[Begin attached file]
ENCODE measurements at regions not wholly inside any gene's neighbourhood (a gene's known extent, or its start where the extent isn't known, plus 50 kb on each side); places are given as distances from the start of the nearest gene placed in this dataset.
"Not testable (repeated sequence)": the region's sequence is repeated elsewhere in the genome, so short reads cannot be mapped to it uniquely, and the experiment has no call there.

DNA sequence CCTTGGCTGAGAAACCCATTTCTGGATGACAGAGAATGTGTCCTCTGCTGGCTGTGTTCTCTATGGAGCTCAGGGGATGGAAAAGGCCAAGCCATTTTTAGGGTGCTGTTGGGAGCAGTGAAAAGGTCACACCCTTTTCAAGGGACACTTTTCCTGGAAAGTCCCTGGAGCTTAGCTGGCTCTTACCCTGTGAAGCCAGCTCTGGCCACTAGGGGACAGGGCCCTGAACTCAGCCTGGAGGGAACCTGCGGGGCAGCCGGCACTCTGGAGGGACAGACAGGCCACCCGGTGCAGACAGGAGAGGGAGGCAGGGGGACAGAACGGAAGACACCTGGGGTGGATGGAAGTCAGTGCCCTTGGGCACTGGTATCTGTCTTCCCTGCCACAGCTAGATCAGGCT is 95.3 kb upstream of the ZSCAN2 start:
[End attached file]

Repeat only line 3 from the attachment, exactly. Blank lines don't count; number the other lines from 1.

DNA sequence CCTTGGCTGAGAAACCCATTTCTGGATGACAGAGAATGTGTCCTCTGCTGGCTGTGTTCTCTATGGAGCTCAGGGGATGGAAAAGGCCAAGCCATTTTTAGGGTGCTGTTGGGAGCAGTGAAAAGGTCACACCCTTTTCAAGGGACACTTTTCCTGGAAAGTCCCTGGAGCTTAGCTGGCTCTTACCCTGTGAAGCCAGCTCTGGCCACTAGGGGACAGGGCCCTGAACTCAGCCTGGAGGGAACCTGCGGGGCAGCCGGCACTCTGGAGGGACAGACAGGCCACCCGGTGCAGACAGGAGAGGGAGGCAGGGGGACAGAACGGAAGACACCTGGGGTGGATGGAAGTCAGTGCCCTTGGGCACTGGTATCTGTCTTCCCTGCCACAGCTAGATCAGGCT is 95.3 kb upstream of the ZSCAN2 start: